Kabul: Instead of sharing a strategy to favour the media personnel in Afghanistan, the Taliban has pushed the media outlets in the country to the margin once again, saying that the authorities are planning to formulate a proper direction for the media outlets, Khaama Press reported on Friday.

The remarks were made by an executive of the Information and Cultural Affairs Department of Balkh, Mohammad Younis Rashid, after a recent gathering in Northern Mazar-e-Sharif province between the media and the Taliban's acting government.

Instead of drawing a comprehensive roadmap for the freedom of journalists in the country, the group put further restrictions on the media outlets in the war-torn country, Khaama Press reported.

"We have experienced limitations on media after the takeover of the current regime. Unfortunately, these restrictions will further push the media to the margin," said the head of a private media outlet in Balkh, Abdul Baseer Abid.

As to locals in the country, the lack of a particular blueprint has posed a severe challenge for Afghan media to grow and prosper, especially after the Taliban took control of the country in August last year.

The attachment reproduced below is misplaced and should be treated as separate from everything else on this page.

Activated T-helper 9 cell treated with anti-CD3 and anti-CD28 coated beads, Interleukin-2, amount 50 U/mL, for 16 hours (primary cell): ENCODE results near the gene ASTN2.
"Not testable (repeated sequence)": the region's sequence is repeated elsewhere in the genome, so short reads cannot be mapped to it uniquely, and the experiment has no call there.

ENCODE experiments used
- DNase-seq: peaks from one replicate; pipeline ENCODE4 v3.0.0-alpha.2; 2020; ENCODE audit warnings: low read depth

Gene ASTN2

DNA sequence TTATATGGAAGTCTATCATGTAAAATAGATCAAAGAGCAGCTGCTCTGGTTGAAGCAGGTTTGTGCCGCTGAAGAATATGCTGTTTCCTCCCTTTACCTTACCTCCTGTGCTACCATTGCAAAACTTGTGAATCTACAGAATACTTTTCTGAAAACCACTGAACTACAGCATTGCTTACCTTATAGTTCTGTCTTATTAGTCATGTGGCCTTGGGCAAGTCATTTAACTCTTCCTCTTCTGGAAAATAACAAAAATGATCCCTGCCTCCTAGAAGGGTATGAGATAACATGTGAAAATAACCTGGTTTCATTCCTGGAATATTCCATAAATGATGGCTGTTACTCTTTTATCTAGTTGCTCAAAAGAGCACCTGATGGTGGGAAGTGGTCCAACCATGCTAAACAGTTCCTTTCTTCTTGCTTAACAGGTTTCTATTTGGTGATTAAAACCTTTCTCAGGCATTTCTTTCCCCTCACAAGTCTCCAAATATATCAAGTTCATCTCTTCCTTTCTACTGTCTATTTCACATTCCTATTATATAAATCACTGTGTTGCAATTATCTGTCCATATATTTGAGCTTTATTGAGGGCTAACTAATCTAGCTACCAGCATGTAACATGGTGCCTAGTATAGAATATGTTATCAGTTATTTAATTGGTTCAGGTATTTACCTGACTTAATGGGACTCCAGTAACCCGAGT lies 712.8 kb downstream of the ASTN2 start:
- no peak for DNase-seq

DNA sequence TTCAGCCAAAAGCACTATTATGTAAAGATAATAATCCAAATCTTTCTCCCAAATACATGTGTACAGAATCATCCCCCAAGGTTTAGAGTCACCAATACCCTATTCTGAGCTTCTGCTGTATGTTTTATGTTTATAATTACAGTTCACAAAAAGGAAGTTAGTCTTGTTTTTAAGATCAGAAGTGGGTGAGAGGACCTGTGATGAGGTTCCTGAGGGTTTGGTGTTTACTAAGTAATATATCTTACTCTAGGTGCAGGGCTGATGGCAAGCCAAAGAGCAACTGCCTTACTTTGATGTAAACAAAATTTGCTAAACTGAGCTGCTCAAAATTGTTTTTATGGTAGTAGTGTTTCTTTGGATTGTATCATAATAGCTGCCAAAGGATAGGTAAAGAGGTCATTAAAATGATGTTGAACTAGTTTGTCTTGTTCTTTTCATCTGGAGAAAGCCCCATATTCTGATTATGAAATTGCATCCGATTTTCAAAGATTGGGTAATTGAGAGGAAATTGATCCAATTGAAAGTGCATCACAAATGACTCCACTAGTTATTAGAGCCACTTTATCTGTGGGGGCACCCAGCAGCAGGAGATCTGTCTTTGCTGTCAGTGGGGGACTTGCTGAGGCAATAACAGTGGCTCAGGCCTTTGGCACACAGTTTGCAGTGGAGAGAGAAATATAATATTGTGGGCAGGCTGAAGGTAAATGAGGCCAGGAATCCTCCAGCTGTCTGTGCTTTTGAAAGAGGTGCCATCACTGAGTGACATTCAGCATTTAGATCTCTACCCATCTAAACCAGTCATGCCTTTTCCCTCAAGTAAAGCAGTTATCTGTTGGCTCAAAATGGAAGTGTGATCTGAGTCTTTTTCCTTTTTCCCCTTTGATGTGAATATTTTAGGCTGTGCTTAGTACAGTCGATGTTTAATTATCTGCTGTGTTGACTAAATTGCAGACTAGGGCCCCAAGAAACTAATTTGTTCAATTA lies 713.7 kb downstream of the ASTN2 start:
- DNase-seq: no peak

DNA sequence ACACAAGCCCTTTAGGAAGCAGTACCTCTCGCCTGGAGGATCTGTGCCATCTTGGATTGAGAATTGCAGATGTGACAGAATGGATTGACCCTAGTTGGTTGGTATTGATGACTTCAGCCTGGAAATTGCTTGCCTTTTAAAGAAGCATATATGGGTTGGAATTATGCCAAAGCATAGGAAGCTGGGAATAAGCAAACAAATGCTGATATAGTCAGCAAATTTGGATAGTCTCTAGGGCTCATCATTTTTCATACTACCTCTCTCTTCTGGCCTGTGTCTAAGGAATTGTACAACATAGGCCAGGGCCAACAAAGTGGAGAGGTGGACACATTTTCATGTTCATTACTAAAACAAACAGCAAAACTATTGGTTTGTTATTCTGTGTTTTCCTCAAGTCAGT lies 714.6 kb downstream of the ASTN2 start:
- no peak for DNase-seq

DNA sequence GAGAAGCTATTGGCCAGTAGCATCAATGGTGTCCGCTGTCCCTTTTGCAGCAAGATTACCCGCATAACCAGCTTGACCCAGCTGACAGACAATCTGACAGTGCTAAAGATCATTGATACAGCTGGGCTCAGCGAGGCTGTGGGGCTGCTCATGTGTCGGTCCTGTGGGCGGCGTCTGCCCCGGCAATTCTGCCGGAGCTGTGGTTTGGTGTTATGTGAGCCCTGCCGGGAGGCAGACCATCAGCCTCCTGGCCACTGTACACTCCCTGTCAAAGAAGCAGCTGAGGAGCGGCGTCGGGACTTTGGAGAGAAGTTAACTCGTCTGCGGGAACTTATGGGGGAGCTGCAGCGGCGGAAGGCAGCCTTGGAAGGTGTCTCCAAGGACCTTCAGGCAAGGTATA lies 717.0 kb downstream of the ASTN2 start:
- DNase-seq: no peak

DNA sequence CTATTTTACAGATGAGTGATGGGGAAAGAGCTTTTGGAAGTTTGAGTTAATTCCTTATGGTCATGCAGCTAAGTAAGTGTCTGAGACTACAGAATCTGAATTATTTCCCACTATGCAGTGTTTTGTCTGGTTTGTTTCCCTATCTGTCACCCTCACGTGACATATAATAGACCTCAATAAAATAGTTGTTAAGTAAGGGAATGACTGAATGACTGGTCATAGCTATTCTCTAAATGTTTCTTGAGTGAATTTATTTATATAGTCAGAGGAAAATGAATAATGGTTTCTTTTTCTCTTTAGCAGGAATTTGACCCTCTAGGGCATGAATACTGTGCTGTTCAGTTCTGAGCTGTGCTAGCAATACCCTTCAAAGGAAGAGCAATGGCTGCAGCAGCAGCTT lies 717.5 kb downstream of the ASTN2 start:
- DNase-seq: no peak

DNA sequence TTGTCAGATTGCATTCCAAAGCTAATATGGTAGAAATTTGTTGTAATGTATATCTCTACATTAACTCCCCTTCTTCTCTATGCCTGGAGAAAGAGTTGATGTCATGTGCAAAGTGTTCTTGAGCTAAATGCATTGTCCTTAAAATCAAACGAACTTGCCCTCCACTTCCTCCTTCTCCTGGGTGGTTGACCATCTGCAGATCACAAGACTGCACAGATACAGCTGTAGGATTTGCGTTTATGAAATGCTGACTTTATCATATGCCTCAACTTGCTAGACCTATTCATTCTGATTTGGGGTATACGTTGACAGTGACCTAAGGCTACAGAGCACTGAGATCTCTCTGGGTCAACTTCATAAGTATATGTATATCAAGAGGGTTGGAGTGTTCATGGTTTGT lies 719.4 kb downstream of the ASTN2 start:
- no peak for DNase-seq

"The lack of a particular roadmap is a great challenge for the media to grow, therefore, the government should introduce a single policy that would fit with media and journalism," stated Sayed Mohammad Yazdan, a local journalist, Khaama Press reported.

Several humanitarian organizations have called out the violations against the journalists in the Afghanistan.

In the wake of the excessive rise in crime against journalists in Afghanistan since the Taliban seized power, the United Nations Assistance Mission in Afghanistan (UNAMA) stated the human rights violation of at least 200 reporters in its report, earlier in November.

Taking to Twitter, UNAMA said, "Human rights abuses of more than 200 reporters in Afghanistan recorded by UNAMA since August 2021. Record high numbers include arbitrary arrest, ill-treatment, threats and intimidation."

"Media in #Afghanistan is in peril. Let us all help #ProtectJournalists #EndImpunity," UNAMA tweeted.

Since the Taliban took over Afghanistan in mid-August last year, it rolled back women's rights advances and media freedom revoking the efforts on gender equality and freedom of speech in the country.

According to a report by the South Asian Media Solidarity Network (SAMSN) over 45 per cent of journalists have quit since the terrorist outfit assumed power. The ever-increasing restrictions against media in Afghanistan have also drawn widespread criticism globally with the United Nations (UN) and the Committee to Protect Journalists (CPJ) decrying the arrests, demanding the Taliban stop harassing local journalists and stifling freedom of speech through continued detentions and threats.

The Taliban had promised women's rights, media freedom, and amnesty for government officials in the group's first news conference after the takeover in August. However, activists, former government employees, and journalists continue to face retribution.